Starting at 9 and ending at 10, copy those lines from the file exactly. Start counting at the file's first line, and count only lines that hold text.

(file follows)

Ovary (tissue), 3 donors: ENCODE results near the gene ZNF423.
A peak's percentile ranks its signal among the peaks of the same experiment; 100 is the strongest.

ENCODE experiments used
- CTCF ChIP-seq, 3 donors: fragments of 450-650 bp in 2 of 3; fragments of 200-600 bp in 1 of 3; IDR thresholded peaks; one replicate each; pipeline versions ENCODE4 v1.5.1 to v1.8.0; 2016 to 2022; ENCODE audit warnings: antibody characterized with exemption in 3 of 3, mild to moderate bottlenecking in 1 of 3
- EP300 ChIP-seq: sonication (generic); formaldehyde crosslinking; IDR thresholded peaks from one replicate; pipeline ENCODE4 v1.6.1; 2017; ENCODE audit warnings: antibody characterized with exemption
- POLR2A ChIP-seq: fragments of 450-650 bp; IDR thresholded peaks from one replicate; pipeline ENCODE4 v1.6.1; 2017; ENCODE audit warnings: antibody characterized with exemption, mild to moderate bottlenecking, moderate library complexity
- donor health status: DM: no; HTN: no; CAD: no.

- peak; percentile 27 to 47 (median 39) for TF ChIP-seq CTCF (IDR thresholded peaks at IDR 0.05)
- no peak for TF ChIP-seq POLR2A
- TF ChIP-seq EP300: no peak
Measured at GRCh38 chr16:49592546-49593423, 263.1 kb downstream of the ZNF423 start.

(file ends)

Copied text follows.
- no peak for TF ChIP-seq POLR2A
- TF ChIP-seq EP300: no peak